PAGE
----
purchased by Mr. Scale, the orig'nuj
owner. The name will be changed
back to the Scale Theatre as it was
known so long. It will continue to
show the same high-class pictuies
which it has always prided itself in
presenting.
PROFESSOR LEWIS HERE
Professor Lewis, of the State De
purtment of Education, was in Befea
Tuesday and Wednesday in the in
teresU of his work. He expressed
himself as being very happy in bs
work, and the family are fast com'
ing to like their new home at the
State Capital. Marguerite is attend
ing College at Kentucky Wesleyan
this year.
S Do Your Christmas Shopping
Now
THE UNION CHURCH
Rev. Earl F. Zelgler, Pastor
Sunday morning at 11 the pastor
will preach a sermon especially for
the new members of the church. The
theme will be "The Church of the
Living God. Sunday evening at 7,
Excuses," especially the excuses
that people give for remaining out of
the church.
Prayer meeting service at 7:30 on
Thursday, followed by a church so
cial, to which all members of church
nd congregation are invited.
The annual thank offering meeting
of the Woman's Missionary Society
was held in the church parlors on
Wednesday afternoon, with a large
attendance, a program of music, a
talk by Dr. Merrow, and a play en
titled "The Mite Box," given by sev
eral of the ladies. Refreshments
were served during the social hour.
The Junior C. E. has had an in
creasing attendance at each of its
weekly meetings. All children of the
public school are Invited to attend
the Junior Christian Endeavor. It
meets every Thursday afternoon at
3:15.
The Senior C. E. made many fam
ilies happy at the Thanksgiving time
with baskets. They also participat
ed in the state-wide C. E. giving of
cakes to the prisoners in Frankfort.
The church doors have swung open
every Sunday recently with the re
sult that more than fifty have united
with the church during the last
month.
The Church Invitation
The Union church is here to serve
the people, and welcomes all follow
ers of Christ. It works with all
who work with Him, respecting each
man's conscience; working by love,
endeavoring to keep the unity of
the Spirit in the bond of peace.
I
if
v
I
Gift Suggestions
for
Milady
Always Include
Hosiery
We offer an especially attractive
assortment in the season's most
wanted shades.
Wool
Lisle
Silk
Silk and Wool
59c up
49c up
98c up
$1.49 up
ffolejorcof
ffosierc
Christmas Boxes Christmas Seals Christmas Cards
THE STORE OF THE CHRISTMAS SPIRIT
The Fashion Store
wc Sell the Bct for Le' Kentucky
4iWis.W
Berea
RARE TREAT COMING
A rich, rare treat awaits Berea
next Monday night at 7:30 in the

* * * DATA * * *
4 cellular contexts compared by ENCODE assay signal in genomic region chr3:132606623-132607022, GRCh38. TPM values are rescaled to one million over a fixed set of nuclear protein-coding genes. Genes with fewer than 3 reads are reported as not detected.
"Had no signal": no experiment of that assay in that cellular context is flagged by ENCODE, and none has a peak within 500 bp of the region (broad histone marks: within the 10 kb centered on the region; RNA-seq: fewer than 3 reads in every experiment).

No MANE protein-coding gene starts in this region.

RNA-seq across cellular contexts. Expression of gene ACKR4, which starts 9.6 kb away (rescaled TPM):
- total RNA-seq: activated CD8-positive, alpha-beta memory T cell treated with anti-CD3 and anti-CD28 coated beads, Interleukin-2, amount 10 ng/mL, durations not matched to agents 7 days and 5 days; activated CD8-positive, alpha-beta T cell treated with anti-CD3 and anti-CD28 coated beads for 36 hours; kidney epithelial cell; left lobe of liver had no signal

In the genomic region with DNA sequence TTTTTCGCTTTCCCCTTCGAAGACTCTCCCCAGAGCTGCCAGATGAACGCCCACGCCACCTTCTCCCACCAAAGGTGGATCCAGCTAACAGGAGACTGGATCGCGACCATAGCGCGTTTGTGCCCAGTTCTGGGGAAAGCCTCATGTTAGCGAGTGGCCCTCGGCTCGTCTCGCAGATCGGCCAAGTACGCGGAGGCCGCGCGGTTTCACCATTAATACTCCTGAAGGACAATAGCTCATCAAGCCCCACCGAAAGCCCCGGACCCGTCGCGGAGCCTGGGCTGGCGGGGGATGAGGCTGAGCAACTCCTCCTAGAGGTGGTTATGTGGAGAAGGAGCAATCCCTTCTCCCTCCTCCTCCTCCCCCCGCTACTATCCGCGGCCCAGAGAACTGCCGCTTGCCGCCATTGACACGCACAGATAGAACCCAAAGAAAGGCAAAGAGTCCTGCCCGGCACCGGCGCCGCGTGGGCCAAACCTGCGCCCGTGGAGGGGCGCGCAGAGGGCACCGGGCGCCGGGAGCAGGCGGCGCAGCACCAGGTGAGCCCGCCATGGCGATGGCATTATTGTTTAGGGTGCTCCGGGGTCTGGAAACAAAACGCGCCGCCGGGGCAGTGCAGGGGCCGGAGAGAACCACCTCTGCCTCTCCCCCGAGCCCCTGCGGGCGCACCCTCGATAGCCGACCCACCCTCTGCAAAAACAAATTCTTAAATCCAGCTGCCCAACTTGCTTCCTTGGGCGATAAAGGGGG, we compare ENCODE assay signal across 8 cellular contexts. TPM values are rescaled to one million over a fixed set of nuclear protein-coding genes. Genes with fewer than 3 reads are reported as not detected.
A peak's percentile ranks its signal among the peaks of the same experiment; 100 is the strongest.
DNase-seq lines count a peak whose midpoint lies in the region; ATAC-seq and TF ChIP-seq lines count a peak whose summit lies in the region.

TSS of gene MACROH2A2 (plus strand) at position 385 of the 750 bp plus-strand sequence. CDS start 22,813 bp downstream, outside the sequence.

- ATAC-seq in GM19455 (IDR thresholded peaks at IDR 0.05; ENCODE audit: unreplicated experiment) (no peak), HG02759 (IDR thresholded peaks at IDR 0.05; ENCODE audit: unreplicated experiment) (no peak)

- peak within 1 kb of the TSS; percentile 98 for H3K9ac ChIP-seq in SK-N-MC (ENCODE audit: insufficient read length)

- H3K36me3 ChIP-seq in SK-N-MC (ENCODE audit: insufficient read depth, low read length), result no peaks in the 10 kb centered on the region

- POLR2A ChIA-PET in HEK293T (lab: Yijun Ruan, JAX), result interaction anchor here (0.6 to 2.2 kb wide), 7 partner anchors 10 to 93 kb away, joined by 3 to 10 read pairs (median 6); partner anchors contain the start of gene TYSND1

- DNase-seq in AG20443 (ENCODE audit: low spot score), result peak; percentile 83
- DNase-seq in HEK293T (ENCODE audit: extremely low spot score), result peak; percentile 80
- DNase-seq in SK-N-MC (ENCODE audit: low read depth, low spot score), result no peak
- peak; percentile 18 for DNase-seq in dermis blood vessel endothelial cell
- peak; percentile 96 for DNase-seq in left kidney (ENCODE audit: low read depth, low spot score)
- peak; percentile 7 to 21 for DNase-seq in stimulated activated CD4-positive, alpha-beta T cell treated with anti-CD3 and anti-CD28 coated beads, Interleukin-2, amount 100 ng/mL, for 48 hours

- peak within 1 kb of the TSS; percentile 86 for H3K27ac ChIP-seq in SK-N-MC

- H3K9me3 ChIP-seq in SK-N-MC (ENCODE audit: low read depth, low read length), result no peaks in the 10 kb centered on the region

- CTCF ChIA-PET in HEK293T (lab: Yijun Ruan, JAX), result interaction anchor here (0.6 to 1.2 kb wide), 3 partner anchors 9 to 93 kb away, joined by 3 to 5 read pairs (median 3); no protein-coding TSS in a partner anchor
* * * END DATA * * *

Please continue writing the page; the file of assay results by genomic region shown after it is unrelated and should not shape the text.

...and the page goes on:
College Chapel, when Edwin M. Whit
ney will appear in the first lyceum
number for the season. Mr. Whitney
is probably in the forefront rank
among the great readers and dra
matic interpreters. Ifis genius con
sists in an unequalled ability to make
the great characters of literature live
before his audience to bring his
hearers into a personal acquaintance,
as it were, with the towering figures
of modern drama. Altogether, his
work is most wholesome and charm
ing. Ifis subject Monday night will be
"The Tailor Made Man," where hu
art finds adequate expression. It is
the story of the success of John Paul
Bart, the tailor's helper, a young
man who feels that in order to bet
ter himself in the way of mental
equipment he must take advantage
of every opportunity when it comes
as it does to every man. Bart
seizes his opportunities, and they are
many and varied, and of course wins
his great dream. Just how ca-not
be told here. Suffice to say, the play
is complete with delicious humor
which occasionally borders on hi
larity. The message Is powerfully
convincing, and of particular and
timely value to young people.
The admission is 15 cents to all
Tickets are on sale at the Coopera
tive Store and at the doors.
DON'T FORGET
that we want to do your shoe repairing. With oar
years of experience coupled with our up-to-date equip-,
raent we can give the public the best service. We also
make harness and sell factory harness.
Rivers & Hubbard
In the new brick building on Short Street
Berea, Kentucky
M l7
DRAMATIC CLUB PERFORMS
OUR OLDEST POLICY
The oldest Penn Mutual premium
paying policy now in force is No,
4394, issued February 9, 1860. It is
on the Ordinary Life plan for (1000
and calls for an annual premium of
S16.90, the insured at the date of
issue being 18 years old.
Sixty-three annual payments
have been paid amounting
to 11064.70
Surplus, or dividends, re
turned 605.99
WHICH COMBINATION
It is our privilege to offer THE CITIZEN with any of the
following publications at a much reduced price:
Regular Price Chbbu Offer
The National Republican $1.50 ) i an
THE CITIZEN 1.50
The National Republican is an illustrated weekly review
of public affairs.
Regular rnce
The Courier-Journal daily
THE CITIZEN
Lexington Leader daily
THE CITIZEN
The Lexington Herald daily
THE CITIZEN
Southern Agriculturist bi-mo.
THE CITIZEN
St. Louis Globe Democrat bi-wk. )
THE CITIZEN J
Cincinnati Enquirer $6.00 )
THE CITIZEN $1.50 f
$5.00)
1.50 f
$5.00)
1.50 I
$6.00)
1.50(
$ .50 i
1.50 f
THE CITIZEN
BEREA,
dubbing Offer
Botk
$5.50
$5.00
$6.00
$1.50
$1.55
$4.50
KENTUCKY
In spite of the rain the Dramatic
Club gave two plays, "Riders to the
Sea" and "The Turtle Dove," Mon
day evening, December 4. The noise
of the rain falling on the metal roof
of the Taberniule made it difficult fo.
the players to make themselves
heard.
Professor Weir and E. J. Wells do
serve much credit for their work' in
securing properties and preparing tho
stage. Ivan Abrahamson did a good
piece of advertising work. Misses
Sena Rolierts, Mary A. Strain, and
Helen R. Kersey are to be congratu
lated for their ability to do costume
ing and coaching. Dr. Ralne and
Miss W. Boye helped out considera
bly by making up the player.
We hope by the time we give our
long play in the spring that our
audience will be able to appreciate
a tragedy or character play as well
as a comedy or farce.
Net cash paid $558.71
The dividend to be allowed on the
next annual premium is $16.55, mak
ing the net cash payment by the in
sured only thirty-five cents.
A. F. SCRUGGS. Special Agent
Best of All Holidays
rrAKINa It all In all. It may
X be safely asserted t
Christmas Is the merriest slid ths
best of all holidays, and one
which Is likely to be observed for
sites yet to come. Nations may
rise and fall, new beliefs and re
ligious may sweep away the old.
but that would seeiu, indeetf, a
dreary and empty yenr which
brought no uierry Christina In
Its annual round. May old a
ther Time long spare Ills holi
day to mankind to gladden the
biurts of all with Its coming,
nd mar each Christinas be
still merrier than the last.
i444444VM4444X44444Jtt4itM
Get started with the crowd to the
i
Berea Department Store
for your
Holiday Goods
VVe have on display a complete assortment of
toys of all kinds for the children, also pifts
appropriate for all the family.
Come early before our lines are broken.
We also now hare all department! complete
in regular goods
Our new track makes two deliveries daily in all part
of town